Caedmon's Call: Houston pop/rockers spearheading CCM popularity

Wednesday 1st October 1997

The new surge of popularity for Christian modern rock has found its focal point in Houston's CAEDMON'S CALL. Jan Willem Vink spoke at length to the folk pop rockers.

Caedmon's Call
Caedmon's Call

Even before the release of their 'Caedmon's Call' debut for Warner Alliance there was a huge American buzz for the Houston-based folk-tinged band. Caedmon's Call had spent four years crisscrossing the country playing universities, coffee houses and the club circuit. Two independent releases had clocked up almost 30,000 sales and the band were high on Musician magazine's 1996 Top 50 Unsigned Bands list. Known for all being committed Christians, the band were approached by several Christian record companies but the band, uncomfortable with the rigidity of CCM marketing, had turned down the recording offers.

Then in 1996 Neal Watson, son of Warner Alliance artist Wayne Watson, saw the band at a show at Oklahoma Baptist University. One show and a few meetings later and it would be CCM veteran Wayne Watson who would, through his production agreement with Warner Alliance, shop Caedmon's Call to the label. The man brought in to produce the band's record label debut was top of the range Don McCollister, having found fame and fortune for his work with R.E.M. and the Indigo Girls.

The release of 'Caedmon's Call' broke all kinds of records. It was the first time a debut by an act on a Christian label entered America's CCM chart at number one and the first Christian act to gain the number one slot on Billboard's Heatseeker chart. The band's current line up is Cliff Young (vocals, acoustic guitar), Danielle Glenn (vocals), Derek Webb (vocals, acoustic guitar), Todd Bragg (drums), Garett Buell (percussion) and Aric Nitzberg (bass). I spoke to the band at the -Warner Alliance office in Nashville.

I understand that some of the members of Caedmon's Call had some problems with the CCM industry.
Aric: "That's true, at least half of us did not grow up in the Church. I myself became a Christian at 26 years old, so we had a good deal of influences that were outside Christian music. I don't think that it was necessarily all bad, our influences were from secular music. We wanted to play music that was good music, not music that was good for Christian music. We wanted the music to stand on its own merits."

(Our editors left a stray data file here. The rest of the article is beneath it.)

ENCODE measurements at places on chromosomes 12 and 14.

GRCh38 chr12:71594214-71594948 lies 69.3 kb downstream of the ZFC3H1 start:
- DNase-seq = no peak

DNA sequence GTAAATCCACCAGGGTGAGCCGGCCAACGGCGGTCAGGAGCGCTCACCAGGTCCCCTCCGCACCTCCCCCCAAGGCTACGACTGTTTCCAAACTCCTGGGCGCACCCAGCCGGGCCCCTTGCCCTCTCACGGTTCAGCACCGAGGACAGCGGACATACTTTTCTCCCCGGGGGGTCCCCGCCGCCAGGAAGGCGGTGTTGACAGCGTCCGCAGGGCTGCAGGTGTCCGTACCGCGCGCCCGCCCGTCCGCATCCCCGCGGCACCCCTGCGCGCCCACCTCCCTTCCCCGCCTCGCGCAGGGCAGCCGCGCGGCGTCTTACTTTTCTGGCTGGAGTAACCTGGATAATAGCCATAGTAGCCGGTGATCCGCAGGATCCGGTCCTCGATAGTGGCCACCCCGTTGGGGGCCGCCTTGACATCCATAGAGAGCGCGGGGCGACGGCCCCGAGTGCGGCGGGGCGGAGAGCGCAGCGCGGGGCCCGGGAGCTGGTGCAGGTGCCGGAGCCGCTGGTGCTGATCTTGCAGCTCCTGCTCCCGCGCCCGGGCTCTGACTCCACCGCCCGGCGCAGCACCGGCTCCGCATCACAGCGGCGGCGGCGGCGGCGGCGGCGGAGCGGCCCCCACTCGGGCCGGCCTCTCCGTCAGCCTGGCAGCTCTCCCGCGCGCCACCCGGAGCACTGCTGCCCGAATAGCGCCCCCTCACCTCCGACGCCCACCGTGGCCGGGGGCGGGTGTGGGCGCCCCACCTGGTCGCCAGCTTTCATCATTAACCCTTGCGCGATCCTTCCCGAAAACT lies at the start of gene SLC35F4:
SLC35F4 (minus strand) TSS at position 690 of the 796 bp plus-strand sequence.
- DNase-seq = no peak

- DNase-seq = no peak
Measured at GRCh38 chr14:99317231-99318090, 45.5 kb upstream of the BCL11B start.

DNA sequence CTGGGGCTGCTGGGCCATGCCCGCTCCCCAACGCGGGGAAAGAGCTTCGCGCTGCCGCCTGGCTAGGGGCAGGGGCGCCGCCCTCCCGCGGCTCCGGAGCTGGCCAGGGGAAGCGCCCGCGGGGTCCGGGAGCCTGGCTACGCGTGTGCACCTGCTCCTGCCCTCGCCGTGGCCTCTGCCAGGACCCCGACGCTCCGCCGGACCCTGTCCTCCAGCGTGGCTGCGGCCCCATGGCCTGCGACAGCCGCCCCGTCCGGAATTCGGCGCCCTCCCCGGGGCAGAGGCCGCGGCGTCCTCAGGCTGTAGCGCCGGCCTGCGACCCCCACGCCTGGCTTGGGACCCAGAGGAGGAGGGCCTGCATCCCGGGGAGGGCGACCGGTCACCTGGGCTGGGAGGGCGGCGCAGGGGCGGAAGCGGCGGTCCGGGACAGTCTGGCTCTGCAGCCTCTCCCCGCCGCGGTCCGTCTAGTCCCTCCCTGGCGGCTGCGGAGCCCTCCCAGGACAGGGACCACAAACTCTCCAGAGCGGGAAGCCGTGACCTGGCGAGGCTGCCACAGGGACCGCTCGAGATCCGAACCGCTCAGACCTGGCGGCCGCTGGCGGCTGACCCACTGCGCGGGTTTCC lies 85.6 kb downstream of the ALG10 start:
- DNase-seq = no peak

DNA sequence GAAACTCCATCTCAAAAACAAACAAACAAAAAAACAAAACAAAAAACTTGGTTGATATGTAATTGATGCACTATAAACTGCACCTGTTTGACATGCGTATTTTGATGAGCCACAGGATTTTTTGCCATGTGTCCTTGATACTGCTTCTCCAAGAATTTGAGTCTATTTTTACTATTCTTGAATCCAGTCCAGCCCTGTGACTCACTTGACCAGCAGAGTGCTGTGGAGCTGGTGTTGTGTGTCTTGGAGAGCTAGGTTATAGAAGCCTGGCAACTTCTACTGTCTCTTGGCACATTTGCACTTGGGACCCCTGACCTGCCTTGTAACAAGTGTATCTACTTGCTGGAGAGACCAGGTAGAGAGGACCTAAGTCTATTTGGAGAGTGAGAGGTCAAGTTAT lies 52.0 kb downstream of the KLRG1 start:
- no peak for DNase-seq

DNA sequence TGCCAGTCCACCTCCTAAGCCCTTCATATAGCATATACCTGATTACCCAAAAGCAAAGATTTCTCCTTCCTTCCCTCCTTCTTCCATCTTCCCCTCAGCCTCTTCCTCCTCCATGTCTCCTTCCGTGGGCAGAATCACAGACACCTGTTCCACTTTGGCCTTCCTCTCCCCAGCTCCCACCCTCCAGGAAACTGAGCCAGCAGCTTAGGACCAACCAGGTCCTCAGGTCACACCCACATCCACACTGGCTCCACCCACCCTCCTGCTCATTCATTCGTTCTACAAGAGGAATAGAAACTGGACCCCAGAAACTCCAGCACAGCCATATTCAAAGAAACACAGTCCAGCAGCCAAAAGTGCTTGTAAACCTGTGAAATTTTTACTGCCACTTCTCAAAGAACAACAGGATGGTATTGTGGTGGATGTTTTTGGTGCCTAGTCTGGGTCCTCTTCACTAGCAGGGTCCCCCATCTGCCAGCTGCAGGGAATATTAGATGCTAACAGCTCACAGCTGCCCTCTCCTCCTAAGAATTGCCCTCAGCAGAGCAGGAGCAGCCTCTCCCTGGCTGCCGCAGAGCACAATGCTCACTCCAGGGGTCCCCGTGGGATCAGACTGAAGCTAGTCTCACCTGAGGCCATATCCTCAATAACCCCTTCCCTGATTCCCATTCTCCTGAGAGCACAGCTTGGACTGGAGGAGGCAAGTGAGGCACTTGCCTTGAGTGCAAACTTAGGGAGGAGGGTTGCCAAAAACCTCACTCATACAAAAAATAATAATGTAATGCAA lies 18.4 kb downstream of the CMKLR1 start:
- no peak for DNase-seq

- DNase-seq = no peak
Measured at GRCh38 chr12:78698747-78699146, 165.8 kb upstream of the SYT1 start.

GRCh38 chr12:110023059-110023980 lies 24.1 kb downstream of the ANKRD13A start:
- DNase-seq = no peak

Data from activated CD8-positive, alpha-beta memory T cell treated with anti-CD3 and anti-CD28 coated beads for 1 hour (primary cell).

How did the band come together?
Garett: "We've been going together for five years now. We've been in the underground, so we're not necessarily a new band. But it started with Cliff and Danielle. And Aaron (Tate) who is not touring with us. He is a writer, who wrote all the songs on our first independent release. It started with them. Cliff, Danielle and Todd all went to the same church. Todd our drummer was playing drums at the church there. He played one of their first gigs. They met with Eric who had been playing session work in Houston forever. He came along and we paid him for most of the gigs. He liked what he saw and wanted to be in a Christian group. So he got involved and stopped getting money..."
Randy: "I saw them play early on. There was another girl at the time, years ago. They did a Rich Mullins tune and I ran up to Cliff and said, 'If you ever need someone to play, I'd love to play.' It kind of evolved. I've been on permanent part time status for four, five years and now I guess I'm full time."

It's more lucrative now...?
Randy: "I don't know if you can call it more lucrative, but more busy..."

Can you tell me a bit more about the two independent releases?
Aric: '"My Calm Your Storm' we released in 1994, 12 songs that were all written by Aaron Tate, one of the founders of the band. It was thematic in the sense that all songs dealt with lukewarmness and the idea that as a church body and as individuals, we tend to get comfortable, we tend to get complacent in our walks and we get ineffective. The song 'My Calm Your Storm' is the cornerstone of the album and is a cry out to God to reignite the passion and the flame that we have and become real in our lives again and for us to allow God to work in our lives. Each of the songs deal with that. 'Forget What You Know' speaks about forgiveness, about the freedom that comes to us when we understand that God forgives us for our sins so we're not trapped by our memories of the things we have done. Just understand that God has forgiven us, so we can forgive ourselves."

The second album...